In June 2021, I contributed an article to the Smithsonian Voices site about LGBTQIA+ Pride and Two Spirit people. Instead of speaking abstractly about Two Spirit people, I wanted to interview Two Spirit people about their experiences and how they celebrate Pride. Many thanks to Geo Socomah Neptune, Neebinnaukzhik Southall, James Abler and Terry Johnson II, and Alray Nelson for speaking to me.
“The term Two-Spirit originated in 1990 by Myra Laramee (Cree) at the Third Annual Inter-tribal Native American, First Nations, Gay and Lesbian American Conference in Winnipeg. It is a translation of “niizh manidoowag” or “two spirits” in the Anishinaabe language. While Native people might use the terms gay, lesbian, or transgender, Two-Spirit is a term created by Native people for Native people. More people are becoming familiar with the term, and there are Two-Spirit events across North America, including the annual Two-Spirit Powwow in San Francisco. This Pride Month, I interviewed Native people from various tribal communities about being Two-Spirit and how they celebrate that identity…
“Johnson, as a member of Zuni Pueblo, grew up with stories about We’wha (1849-1896), the well-known Zuni lhamana (the term in the Zuni language). As Johnson explained, “We’wha was valued [at Zuni] for being both male and female and was a weaver, potter, took care of the children, gathered wood. We’wha did everything.” Johnson likes the term Two-Spirit, because “the Creator gifts people with one breath of life but gifted us with two breaths.”
Read the full article at:
“We Are Not Separate from Our Communities: LGBTQIA+ Pride and Two-Spirit People,” Smithsonian Voices (online), 23 June 2021.
In the March 2021 issue of Journal of Modern Craft, I wrote for the “Commentary” section where the journal reposts an older article and someone from the field responds to it.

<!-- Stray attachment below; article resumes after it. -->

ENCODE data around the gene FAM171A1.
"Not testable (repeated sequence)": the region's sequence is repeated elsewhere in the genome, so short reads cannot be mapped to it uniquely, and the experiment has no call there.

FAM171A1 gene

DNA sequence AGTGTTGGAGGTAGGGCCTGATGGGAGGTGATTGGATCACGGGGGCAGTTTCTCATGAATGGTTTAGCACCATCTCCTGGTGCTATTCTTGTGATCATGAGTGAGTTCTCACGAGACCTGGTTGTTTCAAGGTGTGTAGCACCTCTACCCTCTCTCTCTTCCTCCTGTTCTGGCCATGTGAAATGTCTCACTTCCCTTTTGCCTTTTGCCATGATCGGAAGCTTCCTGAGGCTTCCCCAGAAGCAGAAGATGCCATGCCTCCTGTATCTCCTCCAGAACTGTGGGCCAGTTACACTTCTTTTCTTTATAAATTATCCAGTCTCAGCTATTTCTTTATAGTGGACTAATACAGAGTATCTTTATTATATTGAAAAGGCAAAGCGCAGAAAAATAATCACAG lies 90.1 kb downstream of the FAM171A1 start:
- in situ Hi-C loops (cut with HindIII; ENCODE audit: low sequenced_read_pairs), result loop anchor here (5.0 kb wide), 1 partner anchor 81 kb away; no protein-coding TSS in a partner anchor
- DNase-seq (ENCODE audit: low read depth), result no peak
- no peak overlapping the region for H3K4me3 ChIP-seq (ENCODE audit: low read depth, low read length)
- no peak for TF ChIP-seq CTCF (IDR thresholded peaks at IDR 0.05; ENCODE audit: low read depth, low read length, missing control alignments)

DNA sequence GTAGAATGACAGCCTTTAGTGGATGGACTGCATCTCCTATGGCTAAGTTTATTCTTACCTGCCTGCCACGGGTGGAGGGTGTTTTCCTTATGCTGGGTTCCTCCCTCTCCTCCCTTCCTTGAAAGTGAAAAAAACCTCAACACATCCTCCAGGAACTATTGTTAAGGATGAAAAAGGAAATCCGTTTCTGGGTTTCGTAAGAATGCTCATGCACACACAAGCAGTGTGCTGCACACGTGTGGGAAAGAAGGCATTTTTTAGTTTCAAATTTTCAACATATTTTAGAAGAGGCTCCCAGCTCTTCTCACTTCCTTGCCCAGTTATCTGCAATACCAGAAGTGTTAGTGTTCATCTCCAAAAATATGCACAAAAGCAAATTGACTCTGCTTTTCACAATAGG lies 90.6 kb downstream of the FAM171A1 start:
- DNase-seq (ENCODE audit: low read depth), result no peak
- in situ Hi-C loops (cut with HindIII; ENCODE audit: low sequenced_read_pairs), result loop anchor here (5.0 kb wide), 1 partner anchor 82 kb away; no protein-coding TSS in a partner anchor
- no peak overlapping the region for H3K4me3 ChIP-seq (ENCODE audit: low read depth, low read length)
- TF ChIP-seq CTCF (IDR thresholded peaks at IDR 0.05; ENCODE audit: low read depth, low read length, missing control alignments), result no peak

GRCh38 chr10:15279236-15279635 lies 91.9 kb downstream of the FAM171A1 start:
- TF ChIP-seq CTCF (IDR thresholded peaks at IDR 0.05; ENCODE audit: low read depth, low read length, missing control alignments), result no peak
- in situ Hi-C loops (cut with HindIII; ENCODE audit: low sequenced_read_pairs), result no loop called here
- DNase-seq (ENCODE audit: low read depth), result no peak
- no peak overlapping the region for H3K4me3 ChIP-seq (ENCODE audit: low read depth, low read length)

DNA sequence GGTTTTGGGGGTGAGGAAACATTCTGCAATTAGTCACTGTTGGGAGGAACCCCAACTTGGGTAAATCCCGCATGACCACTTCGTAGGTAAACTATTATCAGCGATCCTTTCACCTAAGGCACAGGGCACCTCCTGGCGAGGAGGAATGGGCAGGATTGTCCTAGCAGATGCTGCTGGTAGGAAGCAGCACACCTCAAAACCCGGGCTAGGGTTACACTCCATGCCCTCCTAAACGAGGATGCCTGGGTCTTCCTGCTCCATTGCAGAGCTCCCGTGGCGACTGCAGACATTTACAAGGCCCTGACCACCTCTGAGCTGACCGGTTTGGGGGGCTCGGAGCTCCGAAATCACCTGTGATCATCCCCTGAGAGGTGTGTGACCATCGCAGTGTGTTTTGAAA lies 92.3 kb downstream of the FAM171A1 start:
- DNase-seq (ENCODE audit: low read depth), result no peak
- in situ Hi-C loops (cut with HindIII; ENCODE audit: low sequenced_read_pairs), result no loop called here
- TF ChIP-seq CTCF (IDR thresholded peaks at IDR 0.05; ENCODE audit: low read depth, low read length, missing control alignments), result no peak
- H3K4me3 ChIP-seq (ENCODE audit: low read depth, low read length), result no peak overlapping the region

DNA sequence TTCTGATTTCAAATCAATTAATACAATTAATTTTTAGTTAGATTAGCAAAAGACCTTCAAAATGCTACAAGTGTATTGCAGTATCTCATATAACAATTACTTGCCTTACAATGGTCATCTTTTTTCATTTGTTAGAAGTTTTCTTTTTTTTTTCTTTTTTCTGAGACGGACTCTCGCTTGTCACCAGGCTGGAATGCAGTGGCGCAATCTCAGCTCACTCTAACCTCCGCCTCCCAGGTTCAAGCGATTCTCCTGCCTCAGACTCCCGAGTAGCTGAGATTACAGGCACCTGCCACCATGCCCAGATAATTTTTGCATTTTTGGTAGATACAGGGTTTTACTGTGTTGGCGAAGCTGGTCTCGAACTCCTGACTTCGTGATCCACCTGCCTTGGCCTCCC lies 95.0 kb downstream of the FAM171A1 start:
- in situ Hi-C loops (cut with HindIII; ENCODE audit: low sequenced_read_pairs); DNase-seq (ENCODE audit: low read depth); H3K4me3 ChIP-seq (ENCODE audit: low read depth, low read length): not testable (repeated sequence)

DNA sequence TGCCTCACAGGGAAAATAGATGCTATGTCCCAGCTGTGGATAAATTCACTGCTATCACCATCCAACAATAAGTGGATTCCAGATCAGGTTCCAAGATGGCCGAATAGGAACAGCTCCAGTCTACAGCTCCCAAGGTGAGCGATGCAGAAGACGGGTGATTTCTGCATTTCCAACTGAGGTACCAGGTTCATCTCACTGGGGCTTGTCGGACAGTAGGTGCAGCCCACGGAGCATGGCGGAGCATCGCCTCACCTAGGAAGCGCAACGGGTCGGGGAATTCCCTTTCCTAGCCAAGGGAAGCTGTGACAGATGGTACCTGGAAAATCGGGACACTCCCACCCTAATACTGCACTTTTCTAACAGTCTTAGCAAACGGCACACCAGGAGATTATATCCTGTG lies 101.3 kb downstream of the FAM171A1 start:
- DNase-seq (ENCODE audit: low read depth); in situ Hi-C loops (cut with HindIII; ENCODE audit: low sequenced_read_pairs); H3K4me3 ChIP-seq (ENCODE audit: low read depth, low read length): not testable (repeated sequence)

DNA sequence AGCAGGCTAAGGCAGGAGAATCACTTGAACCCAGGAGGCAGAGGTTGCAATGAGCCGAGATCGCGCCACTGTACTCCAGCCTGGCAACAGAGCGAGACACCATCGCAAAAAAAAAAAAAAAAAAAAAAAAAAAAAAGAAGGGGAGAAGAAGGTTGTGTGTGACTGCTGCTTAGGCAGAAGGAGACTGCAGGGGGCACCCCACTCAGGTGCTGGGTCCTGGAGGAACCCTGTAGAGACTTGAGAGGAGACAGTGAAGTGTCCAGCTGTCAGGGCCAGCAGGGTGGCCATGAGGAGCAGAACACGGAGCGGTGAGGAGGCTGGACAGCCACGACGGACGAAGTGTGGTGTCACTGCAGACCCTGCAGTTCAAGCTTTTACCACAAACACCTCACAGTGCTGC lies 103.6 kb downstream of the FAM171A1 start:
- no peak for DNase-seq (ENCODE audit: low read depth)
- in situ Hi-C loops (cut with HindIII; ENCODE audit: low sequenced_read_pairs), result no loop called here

The original article is “The Lure and Lore of Indian Art” by Vincent Price from American Way (June 1971). Yes, the author was that Vincent Price, the actor. And yes, the publication is the in-flight magazine for American Airlines.
This is the opening part of my commentary:
“While Native Americans have always resisted settler encroachment and attacks on their spiritual practices, sacred sites, and cultural ways, the late 1960s and early 1970s represent increased visibility around Indigenous activism. In June 1971, the publication date for ‘The Lure and Lore of Indian Art’, Native American activists, calling themselves the Indians of All Tribes, had spent nineteen months (November 1969 – June 1971) occupying the former federal prison on Alcatraz Island in the San Francisco Bay. Media coverage about the occupation remained constant, and celebrities such as Jane Fonda and Anthony Quinn visited the island to lend their support.
“The article’s author, Vincent Price, might seem like a curious choice for an essay on Native American art, but he had been the chair of the Indian Arts and Crafts Board (IACB), a U.S. federal arts agency established to promote the development of Native arts and crafts through economic development enterprises, since 1967. Price is often remembered as the screen actor who both frightened and delighted people in various thriller movies from the 1940s until his death in 1993, but he was an art collector and arts advocate as well.”
The full article info:
The Journal of Modern Craft
Volume 14—Issue 1